Field and Stream

The Cautious Crocodile


Lefty Page led an improbable life. A Harvard graduate, he began as a prep-school English teacher, served as a Naval gunnery officer in World War II, and emerged from the service an alcoholic so far gone that he was not expected to live long. But live he did, and he remained sober the rest of his life. He applied for the fishing editor position at FIELD & STREAM in 1947, but that had just been taken by a young veteran named Al McClane, so Page joined as shooting editor and gave himself so thorough an education that, in his time, no one knew more, and very few knew as much.

Warren Page was not only a hard-case hunter and a dead shot, he was a firstrate reporter with a wry sense of humor and an eye for detail. Here, he makes a monster that shared Earth with the dinosaurs emerge, breathing, from the pages of the magazine. —D.E.P.

CROCODILUS NYLOTICUS OF the African rivers can make close to 20 feet, which has a yard of pegtoothed mouth gaping at one end and carries at the other a slab-sided tail muscular enough to whip the feet from under a stud zebra. [He] is a well-organized animal for his job, which is to seize and haul back into deep water about anything he can clamp his beartrap jaws onto. He can stay underwater for endless minutes, or ooze along with only his nostrils and eyes showing. I thought about those eyes every time we waded Zambia’s slightly muddy Munyamadzi River.

Most students of dangerous beasts feel that the crocodile accounts for the bloody deaths of more Africans than do the buffalo or the elephant or the lion, taken separately or together.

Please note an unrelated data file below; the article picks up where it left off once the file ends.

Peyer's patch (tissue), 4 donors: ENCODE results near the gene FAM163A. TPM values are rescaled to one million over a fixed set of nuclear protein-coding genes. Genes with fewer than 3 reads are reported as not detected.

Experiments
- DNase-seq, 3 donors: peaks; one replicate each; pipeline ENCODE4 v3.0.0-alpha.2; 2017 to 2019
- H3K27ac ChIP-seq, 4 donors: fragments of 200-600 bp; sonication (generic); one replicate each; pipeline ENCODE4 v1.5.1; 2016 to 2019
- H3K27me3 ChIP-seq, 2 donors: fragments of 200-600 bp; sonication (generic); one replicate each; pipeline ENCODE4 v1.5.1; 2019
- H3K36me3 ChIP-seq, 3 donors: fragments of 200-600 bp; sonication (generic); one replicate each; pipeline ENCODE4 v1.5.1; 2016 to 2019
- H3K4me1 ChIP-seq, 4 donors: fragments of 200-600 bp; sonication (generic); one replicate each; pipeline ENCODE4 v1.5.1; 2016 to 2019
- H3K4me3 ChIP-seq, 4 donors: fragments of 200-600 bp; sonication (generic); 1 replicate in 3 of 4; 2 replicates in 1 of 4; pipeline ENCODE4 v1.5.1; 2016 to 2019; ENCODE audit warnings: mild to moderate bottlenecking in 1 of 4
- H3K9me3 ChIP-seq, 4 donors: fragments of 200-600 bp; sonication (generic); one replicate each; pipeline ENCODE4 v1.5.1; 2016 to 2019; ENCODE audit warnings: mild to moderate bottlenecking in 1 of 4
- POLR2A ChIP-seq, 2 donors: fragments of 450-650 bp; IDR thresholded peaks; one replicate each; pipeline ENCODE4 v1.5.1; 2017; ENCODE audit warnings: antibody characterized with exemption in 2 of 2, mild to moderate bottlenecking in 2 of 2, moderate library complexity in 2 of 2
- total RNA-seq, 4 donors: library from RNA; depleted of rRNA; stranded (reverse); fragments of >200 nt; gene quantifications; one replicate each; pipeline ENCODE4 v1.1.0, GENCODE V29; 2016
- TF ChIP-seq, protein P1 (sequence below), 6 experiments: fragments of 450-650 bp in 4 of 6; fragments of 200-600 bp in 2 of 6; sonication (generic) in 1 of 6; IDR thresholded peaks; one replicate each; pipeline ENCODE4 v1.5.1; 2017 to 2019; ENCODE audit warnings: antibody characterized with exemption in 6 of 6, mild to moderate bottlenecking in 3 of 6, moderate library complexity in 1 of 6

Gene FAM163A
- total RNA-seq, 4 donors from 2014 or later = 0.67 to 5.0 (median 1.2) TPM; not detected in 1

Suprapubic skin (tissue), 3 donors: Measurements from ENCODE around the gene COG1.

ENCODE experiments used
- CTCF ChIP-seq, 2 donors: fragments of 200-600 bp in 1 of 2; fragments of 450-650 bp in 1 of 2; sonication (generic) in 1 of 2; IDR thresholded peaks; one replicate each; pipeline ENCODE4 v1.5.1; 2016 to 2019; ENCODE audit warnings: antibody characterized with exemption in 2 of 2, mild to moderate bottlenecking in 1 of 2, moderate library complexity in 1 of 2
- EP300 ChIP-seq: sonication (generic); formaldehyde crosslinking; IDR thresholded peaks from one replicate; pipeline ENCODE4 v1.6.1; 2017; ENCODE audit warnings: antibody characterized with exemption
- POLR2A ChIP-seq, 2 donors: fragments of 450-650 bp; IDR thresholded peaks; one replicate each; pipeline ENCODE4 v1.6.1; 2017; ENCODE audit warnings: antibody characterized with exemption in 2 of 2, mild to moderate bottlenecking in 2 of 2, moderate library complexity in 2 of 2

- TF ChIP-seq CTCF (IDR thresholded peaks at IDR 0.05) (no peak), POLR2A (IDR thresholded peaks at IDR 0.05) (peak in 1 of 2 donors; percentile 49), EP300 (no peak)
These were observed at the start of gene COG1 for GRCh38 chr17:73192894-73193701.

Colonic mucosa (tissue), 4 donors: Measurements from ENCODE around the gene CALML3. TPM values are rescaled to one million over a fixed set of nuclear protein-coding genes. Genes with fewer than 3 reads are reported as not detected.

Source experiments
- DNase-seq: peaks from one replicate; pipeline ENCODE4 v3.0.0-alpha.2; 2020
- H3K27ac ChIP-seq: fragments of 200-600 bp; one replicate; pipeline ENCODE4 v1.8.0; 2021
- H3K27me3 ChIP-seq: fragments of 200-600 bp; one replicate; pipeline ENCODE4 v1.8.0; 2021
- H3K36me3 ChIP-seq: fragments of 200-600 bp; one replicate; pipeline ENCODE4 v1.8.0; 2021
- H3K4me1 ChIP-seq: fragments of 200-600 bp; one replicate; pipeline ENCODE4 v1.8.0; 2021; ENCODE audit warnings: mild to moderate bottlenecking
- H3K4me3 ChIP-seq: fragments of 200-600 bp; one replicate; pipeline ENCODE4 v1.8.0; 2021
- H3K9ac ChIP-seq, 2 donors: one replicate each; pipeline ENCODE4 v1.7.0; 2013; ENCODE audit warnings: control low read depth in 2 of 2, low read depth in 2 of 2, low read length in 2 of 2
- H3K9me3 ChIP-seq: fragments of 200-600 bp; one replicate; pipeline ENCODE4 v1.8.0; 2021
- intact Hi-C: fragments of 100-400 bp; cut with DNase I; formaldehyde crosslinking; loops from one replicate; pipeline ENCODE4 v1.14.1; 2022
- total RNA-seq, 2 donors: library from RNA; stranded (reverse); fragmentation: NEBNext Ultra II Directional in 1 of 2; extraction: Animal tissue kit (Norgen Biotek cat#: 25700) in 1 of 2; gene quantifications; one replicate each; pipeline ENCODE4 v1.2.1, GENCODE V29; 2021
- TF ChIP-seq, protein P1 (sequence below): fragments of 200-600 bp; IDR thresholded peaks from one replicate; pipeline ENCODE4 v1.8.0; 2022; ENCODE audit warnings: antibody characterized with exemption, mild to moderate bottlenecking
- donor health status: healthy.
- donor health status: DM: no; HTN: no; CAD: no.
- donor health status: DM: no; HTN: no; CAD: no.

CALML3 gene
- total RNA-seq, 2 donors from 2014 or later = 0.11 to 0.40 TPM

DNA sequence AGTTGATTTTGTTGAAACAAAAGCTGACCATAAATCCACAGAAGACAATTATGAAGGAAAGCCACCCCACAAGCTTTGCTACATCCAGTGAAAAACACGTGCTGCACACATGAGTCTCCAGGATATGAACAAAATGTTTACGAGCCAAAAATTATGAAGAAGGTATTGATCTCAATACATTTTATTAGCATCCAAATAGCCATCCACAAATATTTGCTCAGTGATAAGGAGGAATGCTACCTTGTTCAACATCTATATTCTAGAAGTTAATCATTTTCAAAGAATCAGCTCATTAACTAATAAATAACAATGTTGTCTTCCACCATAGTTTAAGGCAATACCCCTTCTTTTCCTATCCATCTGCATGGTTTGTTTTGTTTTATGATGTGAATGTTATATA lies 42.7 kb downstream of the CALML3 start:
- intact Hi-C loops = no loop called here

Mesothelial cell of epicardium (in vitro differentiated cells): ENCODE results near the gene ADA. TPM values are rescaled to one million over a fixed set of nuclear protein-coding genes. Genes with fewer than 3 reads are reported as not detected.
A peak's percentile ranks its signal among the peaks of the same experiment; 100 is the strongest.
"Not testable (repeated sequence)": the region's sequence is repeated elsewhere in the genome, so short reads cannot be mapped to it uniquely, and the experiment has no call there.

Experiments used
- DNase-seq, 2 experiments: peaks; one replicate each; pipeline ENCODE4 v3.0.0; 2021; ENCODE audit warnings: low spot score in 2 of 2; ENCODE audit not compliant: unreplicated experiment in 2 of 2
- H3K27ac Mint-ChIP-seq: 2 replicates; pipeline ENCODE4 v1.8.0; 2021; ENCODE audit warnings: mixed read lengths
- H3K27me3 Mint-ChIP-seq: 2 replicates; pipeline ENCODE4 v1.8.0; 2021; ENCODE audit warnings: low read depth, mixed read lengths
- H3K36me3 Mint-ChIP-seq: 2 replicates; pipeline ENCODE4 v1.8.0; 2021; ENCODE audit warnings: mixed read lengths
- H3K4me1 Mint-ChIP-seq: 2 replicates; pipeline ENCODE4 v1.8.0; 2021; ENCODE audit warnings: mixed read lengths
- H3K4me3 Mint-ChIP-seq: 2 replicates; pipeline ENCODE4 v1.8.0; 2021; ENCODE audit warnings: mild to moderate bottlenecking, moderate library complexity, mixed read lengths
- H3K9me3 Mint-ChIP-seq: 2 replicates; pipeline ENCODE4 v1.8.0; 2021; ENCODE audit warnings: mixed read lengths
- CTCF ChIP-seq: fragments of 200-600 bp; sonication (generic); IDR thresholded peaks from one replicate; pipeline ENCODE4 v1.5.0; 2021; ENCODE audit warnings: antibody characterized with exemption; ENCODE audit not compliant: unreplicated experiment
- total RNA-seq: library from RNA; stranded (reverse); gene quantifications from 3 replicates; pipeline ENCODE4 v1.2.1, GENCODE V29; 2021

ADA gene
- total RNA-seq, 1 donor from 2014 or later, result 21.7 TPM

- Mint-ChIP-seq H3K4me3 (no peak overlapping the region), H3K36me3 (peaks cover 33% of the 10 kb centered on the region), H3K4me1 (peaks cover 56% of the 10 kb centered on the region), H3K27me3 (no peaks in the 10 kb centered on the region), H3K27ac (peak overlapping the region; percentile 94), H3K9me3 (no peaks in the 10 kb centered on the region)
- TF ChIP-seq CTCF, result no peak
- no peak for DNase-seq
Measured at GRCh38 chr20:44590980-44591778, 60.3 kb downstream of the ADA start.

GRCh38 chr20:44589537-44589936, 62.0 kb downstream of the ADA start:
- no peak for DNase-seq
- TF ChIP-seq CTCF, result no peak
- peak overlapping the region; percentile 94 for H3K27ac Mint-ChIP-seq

* * *

The crocodile is ugly as vice and twice as hateful. But they are not stupid. And you do not shoot them casually in daytime hunting. The bullet must be spotted precisely right. If you do not slip the bullet in just fractional­ly behind the nearly invisible earhole (to blow his doorknob brain into smithereen­s) or hit a mite further back to break his neck vertebrae, it’s impossible to kill a crocodile quickly enough to keep him out of the river. Once in, he sinks, and that’s that.

* * *

Two of the crocs were already awake and moving toward the water, but the big one was still fast asleep, almost straight broadside to me. Now, just barely behind the ear.

The slight click of the safety brought open one slitted eye. I saw it move in the riflescope. But I also saw the crosshairs rest with deadly steadiness on the leathery plate hiding the crocodile’s brain pan. Too late for that reptile. The rifle bucked and the top of his skull lifted off.

A trickle of blood ran from the defunct croc into the stream. It could bring back the reptiles that had oozed off downstream at the shot. I fired into the water, and [my PH] blasted another waterspout. Then we waded across, running the shallow places. I wanted [the trackers] to repeat the wading so I could photograph them from beyond the limp carcass, but they’d have none of it.

Fifteen feet of croc is as much as two and a half men lengthwise in the mud. That size of croc isn’t pretty either, but it’s a sharp reminder of what the world must’ve been like a few million years ago when teeth, claws, and armor ruled the Earth.

May 1969

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